When Better Call Saul was announced I wasn’t sure what to expect. Saul Goodman was a character that I had love from Breaking Bad but didn’t expect to see a spinoff from. One thing I knew for sure was that this would not be some cheap cash-in to extend the Breaking Bad brand. No, Vince Gilligan (who created BB) and Peter Gould (who created the character of Saul) would give us something worthy of our time.
Flash forward to now and Better Call Saul just wrapped up its second season. I was sold on the show from the get go but I was not expecting the show that we got this year. Better Call Saul has not only justified its existence, it has become the next must-watch drama in American TV. I have a review of the season two finale “Klick” below.
SPOILERS BELOW. So only read if you’ve watched the episode or don’t care (which you should).
The tragic and twisted relationship between brothers Jimmy (Bob Odenkirk) and Chuck (Michael McKean) was thrust even further into the center of the show than in season 1. At the end of last season we learned it was Chuck that kept Jimmy from becoming a lawyer at HHM and thus informing many of Jimmy’s struggles in season 1. Little did we know, that was that just the tip of the iceberg.
This season, through great use of flashbacks, acting, and writing we learned that while Chuck is the more successful of the McGill brothers, he has been living in the shadow of his infinitely more likeable brother for their entire lives. The hatred Chuck has for Jimmy extends so far that Chuck would lie to him about their mother’s last words. As we saw in the flashback that opened this episode, the late Mrs. McGill’s last words were “Jimmy.” Chuck couldn’t even tell his brother the truth. He lied and said their mother said nothing before she died.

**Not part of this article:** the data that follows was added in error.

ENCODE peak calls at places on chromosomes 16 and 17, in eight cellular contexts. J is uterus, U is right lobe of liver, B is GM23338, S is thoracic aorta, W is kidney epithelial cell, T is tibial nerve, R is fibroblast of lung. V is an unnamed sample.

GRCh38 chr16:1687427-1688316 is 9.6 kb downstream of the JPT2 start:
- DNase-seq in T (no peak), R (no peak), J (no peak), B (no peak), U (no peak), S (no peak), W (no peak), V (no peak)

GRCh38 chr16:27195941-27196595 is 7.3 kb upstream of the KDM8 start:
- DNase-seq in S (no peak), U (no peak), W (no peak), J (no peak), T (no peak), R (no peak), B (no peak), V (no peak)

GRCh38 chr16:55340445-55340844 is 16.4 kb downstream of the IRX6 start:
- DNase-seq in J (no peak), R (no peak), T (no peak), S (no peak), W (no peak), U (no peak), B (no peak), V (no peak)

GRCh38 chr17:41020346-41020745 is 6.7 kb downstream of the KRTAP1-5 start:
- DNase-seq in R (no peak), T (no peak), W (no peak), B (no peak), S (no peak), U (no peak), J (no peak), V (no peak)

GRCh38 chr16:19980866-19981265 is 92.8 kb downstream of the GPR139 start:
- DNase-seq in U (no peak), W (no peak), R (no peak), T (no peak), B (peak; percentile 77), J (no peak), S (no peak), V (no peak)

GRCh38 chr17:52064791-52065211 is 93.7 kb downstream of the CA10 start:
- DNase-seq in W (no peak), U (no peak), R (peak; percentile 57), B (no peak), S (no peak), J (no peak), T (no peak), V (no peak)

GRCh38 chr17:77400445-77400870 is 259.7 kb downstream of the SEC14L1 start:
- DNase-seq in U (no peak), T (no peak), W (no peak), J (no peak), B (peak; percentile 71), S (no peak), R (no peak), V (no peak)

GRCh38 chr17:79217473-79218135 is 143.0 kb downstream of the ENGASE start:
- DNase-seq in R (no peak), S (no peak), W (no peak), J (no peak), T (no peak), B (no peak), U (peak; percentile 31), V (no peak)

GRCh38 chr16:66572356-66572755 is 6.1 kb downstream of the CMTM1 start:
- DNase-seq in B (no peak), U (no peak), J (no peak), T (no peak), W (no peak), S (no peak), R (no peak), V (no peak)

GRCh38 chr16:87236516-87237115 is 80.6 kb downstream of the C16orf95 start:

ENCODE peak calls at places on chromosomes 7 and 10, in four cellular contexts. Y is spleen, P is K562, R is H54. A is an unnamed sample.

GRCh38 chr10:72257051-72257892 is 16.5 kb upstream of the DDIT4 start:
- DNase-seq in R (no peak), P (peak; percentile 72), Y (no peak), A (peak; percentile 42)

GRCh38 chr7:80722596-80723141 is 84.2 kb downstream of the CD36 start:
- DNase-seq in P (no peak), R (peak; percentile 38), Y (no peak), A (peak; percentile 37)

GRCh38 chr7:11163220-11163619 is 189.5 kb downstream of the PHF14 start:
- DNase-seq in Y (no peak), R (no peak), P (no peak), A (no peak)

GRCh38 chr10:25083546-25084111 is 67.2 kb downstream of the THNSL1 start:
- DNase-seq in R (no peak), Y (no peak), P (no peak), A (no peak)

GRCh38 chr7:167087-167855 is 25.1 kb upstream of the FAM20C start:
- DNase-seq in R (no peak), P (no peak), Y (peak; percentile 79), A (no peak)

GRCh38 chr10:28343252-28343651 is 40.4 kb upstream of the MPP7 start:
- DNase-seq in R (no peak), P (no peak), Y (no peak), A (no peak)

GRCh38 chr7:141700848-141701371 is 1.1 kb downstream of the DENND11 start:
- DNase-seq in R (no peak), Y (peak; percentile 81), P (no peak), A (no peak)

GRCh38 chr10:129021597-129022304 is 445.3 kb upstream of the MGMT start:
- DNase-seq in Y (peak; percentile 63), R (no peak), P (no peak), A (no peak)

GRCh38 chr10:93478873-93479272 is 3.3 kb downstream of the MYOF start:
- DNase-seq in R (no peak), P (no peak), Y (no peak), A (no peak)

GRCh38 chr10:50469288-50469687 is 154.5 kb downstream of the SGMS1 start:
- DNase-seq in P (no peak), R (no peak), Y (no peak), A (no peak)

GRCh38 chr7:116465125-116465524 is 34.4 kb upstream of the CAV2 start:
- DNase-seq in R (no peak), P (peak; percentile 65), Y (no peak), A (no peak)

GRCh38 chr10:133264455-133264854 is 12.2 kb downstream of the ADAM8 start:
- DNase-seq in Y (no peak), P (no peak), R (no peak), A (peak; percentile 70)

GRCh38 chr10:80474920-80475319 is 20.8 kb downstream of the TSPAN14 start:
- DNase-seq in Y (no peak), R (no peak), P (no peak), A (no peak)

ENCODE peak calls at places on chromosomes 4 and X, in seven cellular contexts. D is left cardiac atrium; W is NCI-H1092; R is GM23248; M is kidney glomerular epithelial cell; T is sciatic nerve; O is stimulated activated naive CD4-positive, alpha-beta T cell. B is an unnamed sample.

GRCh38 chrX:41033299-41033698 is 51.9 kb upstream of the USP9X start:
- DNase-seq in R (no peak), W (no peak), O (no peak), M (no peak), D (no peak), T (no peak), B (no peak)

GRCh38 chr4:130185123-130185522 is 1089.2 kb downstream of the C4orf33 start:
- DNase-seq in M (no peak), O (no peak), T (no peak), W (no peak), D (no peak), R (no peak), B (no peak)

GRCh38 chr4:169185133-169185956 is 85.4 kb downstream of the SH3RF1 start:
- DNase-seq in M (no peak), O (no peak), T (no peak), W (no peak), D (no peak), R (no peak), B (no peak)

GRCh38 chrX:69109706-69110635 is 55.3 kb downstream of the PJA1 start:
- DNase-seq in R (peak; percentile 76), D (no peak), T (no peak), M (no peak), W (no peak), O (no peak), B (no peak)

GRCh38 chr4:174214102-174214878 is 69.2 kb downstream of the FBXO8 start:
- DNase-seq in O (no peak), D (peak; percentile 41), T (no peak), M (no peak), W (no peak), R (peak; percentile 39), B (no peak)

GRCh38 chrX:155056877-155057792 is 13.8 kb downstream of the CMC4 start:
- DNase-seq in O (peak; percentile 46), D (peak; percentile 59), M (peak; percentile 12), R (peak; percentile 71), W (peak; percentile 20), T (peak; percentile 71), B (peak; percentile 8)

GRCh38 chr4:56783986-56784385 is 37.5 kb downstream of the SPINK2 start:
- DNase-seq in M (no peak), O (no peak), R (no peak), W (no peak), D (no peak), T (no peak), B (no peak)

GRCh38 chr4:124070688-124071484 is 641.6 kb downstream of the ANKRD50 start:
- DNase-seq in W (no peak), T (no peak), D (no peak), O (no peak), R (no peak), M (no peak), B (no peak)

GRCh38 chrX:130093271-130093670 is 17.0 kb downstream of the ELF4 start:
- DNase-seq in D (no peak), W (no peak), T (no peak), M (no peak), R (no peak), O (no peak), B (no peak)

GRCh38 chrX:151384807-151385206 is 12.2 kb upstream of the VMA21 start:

But all that said, Jimmy has done some terrible things to deserve some of that hate. He stole money from their father when they were kids and most recently altered court documents to steal a client from Chuck so they would go back to Kim. Chuck knows his brother and knows full well what he is capable of but despite all of Jimmy’s cons somehow Chuck is still the one I hate.
So Jimmy’s scheme to steal Mesa Verde from HHM worked but it drove Chuck off the edge, landing him in the hospital with a nasty cut on the head. Jimmy himself couldn’t just stand by and even though it risked undermining his scheme he rushed in to help his brother because he loves him more than anything. In a nut shell, Chuck is Jimmy’s kryptonite. Chuck will do everything in his power to bury Jimmy and all Jimmy ever does in the end is protect his mentally ill brother.
Which makes the final scene that much more crushing.
At the end of the episode Chuck returns home from the hospital and decides that the embarrassment he faced over Mesa Verde has left him with no option but to retire from the law. So when Howard (Patrick Fabian) calls Jimmy to tell him he received a resignation letter from Chuck, Jimmy rushes over to Chuck’s house to fix the situation.
Jimmy refuses to accept that Chuck, even with his psychosomatic sensitivity to electricity, would completely withdraw from being a lawyer. Jimmy even goads Chuck with the prospect of continuing his witch-hunt against him. He encourages his brother to make sure he get’s disbarred if that means Chuck would stay a lawyer. Jimmy won, thanks to the lie that Ernie told on his behalf, no one was going to believe Chuck accusing Jimmy of altering the court documents. Jimmy has everything going for him and he would throw it all away to save his brother’s sanity.